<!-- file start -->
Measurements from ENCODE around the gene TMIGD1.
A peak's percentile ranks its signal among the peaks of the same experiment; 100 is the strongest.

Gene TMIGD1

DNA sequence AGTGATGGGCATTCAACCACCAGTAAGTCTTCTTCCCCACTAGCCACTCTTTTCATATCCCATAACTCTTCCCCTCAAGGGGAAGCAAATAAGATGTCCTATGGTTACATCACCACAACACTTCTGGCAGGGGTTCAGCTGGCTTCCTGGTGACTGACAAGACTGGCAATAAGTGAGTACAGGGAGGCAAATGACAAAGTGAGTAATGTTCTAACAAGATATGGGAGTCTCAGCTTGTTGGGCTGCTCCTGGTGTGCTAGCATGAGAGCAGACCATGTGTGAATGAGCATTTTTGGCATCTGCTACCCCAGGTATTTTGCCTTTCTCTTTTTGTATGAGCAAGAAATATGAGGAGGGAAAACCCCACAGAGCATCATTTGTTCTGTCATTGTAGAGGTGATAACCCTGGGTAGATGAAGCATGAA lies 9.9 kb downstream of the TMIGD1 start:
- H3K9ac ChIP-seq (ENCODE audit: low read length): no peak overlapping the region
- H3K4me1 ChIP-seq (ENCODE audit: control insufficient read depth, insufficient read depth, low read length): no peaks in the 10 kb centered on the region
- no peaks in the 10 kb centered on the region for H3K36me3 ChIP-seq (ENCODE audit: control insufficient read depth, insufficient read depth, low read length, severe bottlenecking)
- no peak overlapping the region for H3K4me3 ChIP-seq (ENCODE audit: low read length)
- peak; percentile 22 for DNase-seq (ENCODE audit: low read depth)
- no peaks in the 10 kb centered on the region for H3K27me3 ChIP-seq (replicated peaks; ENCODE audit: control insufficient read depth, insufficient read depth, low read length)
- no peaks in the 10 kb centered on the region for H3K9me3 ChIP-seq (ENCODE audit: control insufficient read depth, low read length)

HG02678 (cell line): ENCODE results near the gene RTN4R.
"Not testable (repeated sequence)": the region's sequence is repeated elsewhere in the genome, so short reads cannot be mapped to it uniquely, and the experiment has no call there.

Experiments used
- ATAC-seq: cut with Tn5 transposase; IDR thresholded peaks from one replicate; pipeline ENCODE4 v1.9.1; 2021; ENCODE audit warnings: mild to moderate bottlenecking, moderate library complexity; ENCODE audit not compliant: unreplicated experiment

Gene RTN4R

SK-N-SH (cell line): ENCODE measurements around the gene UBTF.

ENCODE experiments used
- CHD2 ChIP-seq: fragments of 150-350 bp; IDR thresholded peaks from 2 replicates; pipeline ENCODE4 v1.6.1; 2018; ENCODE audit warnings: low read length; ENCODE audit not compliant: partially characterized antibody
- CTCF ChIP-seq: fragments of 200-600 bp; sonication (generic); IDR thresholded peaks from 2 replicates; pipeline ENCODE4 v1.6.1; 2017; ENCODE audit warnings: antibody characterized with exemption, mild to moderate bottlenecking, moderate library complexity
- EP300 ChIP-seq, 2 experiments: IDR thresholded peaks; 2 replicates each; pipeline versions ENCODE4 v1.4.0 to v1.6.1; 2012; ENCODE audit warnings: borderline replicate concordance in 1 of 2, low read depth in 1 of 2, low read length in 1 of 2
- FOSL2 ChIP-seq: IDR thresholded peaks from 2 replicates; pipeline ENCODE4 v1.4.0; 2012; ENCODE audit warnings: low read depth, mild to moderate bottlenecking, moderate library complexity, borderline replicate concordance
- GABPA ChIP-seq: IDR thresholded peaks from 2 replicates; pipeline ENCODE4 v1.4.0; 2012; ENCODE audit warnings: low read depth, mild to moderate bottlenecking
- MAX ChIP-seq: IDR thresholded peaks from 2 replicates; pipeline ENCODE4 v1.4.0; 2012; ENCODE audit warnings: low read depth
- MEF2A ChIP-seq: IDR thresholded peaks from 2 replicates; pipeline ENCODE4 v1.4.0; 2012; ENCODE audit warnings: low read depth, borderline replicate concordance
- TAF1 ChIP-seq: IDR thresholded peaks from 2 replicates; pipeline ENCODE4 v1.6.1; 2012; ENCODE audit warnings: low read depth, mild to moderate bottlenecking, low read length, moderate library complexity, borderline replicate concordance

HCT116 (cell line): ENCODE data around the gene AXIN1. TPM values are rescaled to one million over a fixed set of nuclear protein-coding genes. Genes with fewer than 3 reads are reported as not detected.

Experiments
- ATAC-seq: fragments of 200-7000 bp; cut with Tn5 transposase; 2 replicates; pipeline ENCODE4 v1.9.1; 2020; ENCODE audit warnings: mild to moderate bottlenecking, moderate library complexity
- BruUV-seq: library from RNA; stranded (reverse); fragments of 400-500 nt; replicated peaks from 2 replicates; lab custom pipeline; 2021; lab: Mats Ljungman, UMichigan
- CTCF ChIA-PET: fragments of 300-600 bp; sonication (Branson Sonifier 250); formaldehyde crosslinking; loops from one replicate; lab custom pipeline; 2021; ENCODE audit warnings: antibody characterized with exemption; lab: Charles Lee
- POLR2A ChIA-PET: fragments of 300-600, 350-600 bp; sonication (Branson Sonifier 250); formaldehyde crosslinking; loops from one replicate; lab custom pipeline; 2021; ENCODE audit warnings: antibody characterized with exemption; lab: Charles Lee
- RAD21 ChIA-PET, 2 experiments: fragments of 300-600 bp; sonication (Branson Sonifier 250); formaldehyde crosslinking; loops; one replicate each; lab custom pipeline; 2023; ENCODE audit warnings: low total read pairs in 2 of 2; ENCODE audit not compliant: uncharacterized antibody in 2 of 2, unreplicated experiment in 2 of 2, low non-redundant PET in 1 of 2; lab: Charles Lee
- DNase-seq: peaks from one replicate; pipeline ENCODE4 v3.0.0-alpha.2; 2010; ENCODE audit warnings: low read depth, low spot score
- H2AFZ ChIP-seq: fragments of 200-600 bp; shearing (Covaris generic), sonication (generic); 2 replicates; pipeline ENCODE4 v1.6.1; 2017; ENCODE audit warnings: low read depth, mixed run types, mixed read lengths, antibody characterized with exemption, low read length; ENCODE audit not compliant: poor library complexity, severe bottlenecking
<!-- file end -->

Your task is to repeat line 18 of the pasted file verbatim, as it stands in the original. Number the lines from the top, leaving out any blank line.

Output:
ENCODE experiments used